Cameras attached to stop lights and other posts on bridges in Seoul aren’t there to tell if you’re speeding; they’re doing a much more important job—a lifesaving job.
Using artificial intelligence, programmers at the Seoul Institute of Technology are building a system of recognizing body movements and other cues to help identify whether someone is contemplating ending their own life. If the system thinks there’s a risk, it will immediately alert local rescue teams.
Suicide is a major problem in South Korea, and the rates there are higher than in other well-developed countries. Furthermore, it can be extremely difficult for even trained surveillance teams to deduce whether a person is simply being pensive while enjoying the view from one of Seoul’s 27 bridges.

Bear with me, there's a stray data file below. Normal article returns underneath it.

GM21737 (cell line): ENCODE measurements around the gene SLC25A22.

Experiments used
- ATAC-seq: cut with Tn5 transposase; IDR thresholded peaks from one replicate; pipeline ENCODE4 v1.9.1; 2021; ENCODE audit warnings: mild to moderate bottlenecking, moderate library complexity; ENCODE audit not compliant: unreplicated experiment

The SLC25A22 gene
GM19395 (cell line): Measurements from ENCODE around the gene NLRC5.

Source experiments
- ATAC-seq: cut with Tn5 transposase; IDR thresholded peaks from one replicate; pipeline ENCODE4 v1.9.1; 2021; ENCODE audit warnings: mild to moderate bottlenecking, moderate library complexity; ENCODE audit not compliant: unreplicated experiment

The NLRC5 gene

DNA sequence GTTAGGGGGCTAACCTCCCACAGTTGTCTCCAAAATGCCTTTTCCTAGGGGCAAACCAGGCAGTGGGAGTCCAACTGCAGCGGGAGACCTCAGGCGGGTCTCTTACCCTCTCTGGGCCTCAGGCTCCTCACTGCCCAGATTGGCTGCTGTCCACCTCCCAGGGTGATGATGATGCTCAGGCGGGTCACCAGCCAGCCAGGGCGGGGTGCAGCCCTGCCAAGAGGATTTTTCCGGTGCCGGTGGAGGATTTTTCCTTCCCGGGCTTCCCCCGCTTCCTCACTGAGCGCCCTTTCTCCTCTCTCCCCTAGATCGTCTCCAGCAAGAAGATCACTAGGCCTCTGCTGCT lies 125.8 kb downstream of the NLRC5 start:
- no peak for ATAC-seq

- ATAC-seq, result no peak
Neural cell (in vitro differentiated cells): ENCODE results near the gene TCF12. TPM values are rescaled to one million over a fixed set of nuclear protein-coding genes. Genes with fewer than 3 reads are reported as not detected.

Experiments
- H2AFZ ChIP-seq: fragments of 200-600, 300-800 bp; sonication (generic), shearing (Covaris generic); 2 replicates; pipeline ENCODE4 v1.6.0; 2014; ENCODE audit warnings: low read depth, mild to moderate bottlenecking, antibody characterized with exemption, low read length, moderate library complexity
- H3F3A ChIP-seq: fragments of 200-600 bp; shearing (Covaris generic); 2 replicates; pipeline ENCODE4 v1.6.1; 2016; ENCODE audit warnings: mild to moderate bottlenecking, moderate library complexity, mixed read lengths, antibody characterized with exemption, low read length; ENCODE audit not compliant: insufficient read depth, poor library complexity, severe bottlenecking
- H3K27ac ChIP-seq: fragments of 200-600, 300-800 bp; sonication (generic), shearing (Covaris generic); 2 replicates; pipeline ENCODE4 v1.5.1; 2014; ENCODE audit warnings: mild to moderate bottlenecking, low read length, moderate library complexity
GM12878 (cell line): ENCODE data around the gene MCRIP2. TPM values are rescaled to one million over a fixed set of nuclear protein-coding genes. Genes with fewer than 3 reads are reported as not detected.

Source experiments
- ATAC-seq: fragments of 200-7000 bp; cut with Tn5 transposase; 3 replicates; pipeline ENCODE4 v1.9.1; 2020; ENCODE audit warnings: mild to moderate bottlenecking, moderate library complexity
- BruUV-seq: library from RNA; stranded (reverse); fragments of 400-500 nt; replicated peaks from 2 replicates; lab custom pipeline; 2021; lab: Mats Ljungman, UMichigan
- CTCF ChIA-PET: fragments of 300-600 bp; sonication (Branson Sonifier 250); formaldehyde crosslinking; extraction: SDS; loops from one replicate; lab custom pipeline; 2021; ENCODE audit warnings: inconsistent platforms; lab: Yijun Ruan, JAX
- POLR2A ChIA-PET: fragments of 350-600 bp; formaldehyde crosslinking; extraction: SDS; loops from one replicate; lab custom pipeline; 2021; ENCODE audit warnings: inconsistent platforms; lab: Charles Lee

“We believe the new CCTV will enable our crews to detect the cases a bit faster and help us head to a call more promptly,” Kim Hyeong-gil, who is in charge of the Yeouido Water Rescue Brigade, told Reuters.
Critically important is that the system learns by itself from experience, analyzing in every detail what an at-risk person is doing, and then cataloguing the actions depending on whether it was confirmed to be an attempted suicide or not.
The programmers are looking to pilot the system with the Seoul Fire and Rescue this October.